Kolya Derevenko's Nightmare





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Published on Mar 14, 2009

Kolya Derevenko's Nightmare
Kolya was interviewed sometime in the 1990's, as part of a promotion for the release of Romanovy: Ventsenosnaya Sem'ya, in 2003.

Rough translation: I was a little boy, just 12 years old. I didn't know anything about the evil in people's soul. We were living at the Popov house, nearby the Ipatiev house. In the middle of the summer of 1918, I was afraid and worry for Alexei. I wanted to see him and at the same time I'm sure, he wanted to see me. Until that sad day of July 17, 1918. My father, Gilliard, Gibbes and others knew everything, but I knew nothing. Something terrible was going to happen, but I didn't know what... In the last week of July 1918, Me, my father, Gilliard, Gibbes, etc. entered the Ipatiev house. A terrible scene there... The house was in complete chaos; diaries, letters, albums, and other items were all around in the house.. "But where is Leskela?" I asked my father, but he stayed quiet. Leskela's diary was found by a White guard, I think his name was Nemetkin, I'm not sure. But Leonid Sednev... I saw him. He cried. His cry was so loud... so loud!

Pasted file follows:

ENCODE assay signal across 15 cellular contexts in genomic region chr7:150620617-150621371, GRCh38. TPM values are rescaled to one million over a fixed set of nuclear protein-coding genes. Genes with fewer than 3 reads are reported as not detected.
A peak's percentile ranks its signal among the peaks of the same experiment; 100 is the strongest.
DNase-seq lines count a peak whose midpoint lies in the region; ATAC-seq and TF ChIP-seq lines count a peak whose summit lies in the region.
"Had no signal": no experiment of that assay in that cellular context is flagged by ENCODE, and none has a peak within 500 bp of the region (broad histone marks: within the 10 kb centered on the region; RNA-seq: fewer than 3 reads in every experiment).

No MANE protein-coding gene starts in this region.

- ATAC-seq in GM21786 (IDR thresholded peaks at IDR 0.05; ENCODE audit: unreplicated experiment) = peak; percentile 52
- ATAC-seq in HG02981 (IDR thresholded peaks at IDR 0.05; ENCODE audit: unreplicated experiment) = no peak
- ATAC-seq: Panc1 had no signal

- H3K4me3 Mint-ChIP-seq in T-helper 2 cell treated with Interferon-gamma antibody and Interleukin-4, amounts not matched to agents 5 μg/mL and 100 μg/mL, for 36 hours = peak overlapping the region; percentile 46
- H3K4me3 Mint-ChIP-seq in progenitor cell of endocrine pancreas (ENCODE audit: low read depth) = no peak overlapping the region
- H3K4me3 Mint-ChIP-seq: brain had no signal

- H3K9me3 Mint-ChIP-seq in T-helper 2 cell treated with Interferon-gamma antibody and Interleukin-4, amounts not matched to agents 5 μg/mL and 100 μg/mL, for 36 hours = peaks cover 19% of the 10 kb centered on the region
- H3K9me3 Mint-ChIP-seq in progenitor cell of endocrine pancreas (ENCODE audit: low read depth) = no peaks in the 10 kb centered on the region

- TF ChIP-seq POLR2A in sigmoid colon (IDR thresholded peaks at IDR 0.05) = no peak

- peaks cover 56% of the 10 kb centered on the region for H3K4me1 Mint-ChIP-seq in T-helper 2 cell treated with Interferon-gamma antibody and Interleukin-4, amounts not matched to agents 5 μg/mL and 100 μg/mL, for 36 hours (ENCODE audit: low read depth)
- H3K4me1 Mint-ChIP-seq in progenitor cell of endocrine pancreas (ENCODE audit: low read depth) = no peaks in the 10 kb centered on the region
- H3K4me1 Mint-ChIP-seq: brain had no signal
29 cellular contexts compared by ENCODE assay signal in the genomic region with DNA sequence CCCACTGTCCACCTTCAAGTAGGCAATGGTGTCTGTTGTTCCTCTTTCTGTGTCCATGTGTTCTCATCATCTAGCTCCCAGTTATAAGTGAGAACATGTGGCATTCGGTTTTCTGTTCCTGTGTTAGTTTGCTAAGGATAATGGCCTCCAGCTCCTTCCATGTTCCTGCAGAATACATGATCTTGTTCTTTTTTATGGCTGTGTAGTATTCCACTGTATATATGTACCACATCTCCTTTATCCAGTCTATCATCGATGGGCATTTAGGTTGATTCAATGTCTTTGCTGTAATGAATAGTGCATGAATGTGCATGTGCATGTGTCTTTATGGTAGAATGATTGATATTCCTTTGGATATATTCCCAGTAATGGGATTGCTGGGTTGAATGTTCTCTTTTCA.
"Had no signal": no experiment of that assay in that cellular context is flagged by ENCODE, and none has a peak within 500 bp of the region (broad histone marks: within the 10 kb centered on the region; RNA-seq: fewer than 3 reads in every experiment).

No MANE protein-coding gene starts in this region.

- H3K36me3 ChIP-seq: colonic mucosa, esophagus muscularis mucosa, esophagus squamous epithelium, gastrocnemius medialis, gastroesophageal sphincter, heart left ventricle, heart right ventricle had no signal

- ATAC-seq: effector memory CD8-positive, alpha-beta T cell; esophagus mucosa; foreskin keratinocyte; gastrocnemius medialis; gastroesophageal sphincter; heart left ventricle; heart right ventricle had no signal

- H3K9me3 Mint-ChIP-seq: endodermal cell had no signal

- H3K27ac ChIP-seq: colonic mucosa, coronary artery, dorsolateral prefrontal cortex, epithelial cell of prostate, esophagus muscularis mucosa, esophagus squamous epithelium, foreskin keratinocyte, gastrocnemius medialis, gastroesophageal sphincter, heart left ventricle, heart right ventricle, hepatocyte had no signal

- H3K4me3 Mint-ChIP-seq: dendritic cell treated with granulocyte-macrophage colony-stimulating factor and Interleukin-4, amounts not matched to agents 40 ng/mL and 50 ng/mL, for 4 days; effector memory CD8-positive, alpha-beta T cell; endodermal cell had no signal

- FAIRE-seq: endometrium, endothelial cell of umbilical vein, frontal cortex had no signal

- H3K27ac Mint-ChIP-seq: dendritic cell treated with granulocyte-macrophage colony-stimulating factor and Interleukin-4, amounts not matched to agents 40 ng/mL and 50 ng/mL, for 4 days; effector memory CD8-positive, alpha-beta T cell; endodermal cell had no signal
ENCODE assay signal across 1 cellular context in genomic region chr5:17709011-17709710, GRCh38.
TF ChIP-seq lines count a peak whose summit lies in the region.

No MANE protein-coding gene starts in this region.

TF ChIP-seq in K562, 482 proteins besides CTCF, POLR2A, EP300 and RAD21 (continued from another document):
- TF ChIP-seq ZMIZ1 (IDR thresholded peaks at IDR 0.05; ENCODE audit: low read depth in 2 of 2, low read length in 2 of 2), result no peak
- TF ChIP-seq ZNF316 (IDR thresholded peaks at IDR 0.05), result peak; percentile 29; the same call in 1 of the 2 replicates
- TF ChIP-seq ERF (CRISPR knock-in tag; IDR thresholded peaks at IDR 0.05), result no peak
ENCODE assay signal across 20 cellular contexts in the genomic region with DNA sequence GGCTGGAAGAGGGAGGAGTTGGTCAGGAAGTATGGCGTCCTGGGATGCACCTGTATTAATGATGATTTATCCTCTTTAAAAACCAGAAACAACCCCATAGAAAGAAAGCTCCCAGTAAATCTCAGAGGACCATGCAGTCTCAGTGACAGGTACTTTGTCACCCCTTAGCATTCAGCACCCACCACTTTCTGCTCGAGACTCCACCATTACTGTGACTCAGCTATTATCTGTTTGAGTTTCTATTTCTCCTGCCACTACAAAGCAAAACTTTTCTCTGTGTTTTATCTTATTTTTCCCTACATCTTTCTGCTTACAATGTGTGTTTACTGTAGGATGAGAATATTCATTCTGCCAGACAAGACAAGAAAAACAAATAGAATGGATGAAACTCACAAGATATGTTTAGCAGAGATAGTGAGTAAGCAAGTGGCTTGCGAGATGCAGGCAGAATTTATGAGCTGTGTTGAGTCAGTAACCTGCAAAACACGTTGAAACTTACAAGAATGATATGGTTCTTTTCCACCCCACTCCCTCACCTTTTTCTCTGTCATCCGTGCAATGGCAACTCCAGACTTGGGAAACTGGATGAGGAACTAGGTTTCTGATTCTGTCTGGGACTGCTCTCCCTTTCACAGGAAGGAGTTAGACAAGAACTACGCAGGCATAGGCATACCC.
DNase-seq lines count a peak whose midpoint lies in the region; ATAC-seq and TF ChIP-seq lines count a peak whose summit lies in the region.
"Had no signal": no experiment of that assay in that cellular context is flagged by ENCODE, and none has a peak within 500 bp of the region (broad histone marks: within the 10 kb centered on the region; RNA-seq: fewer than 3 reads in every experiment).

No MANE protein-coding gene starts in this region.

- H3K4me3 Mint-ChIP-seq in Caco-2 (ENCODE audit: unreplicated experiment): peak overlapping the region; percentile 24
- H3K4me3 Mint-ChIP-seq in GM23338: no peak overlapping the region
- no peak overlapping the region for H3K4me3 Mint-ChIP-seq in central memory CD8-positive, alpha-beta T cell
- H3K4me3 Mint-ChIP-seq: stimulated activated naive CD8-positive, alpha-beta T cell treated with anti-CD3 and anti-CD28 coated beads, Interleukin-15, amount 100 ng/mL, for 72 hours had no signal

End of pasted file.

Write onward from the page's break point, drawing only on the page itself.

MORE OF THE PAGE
I was confused. "Papa, where is my Leskela?" - I asked.
"They killed him." He said, and then I started to cry.
"But how?" - I replied
"They killed the Tsar, the Tsaritsa, and the Grand Duchesses also. All are dead." - said my father.
"But I don't understand. Where... where are their bodies?"
"We don't know, maybe we'll never find them"
I then realized that life could become brutal... I found Leskela's last letter written to me. One sentence in particular in that letter - "I hug you warmly" - made me cry so much. I thought "And I hug you warmly, too, my dear friend, my tsar..." I was in shock.
The following years, I thought just about him. "Why did they killed you? In the USSR, there is no place for my Leskela. We'll be forever friends, my dear Tsesarevich... If I could see you just one more time, then I can die in peace...

Alexei and Kolya would sign their names backwards in their letters, that is why he refers to Alexei as Leskela. Kolya died in 1999 without knowing where Alexei was buried.

  • Category

  • Song

  • Artist

  • Album

    • Movin' Melodies
  • Writers

    • André Tanneberger
  • Licensed to YouTube by

    • [Merlin] XelonEntertainment, Kontor Records (on behalf of Kontor Records); LatinAutor, SODRAC, Sony ATV Publishing, UNIAO BRASILEIRA DE EDITORAS DE MUSICA - UBEM, and 6 Music Rights Societies


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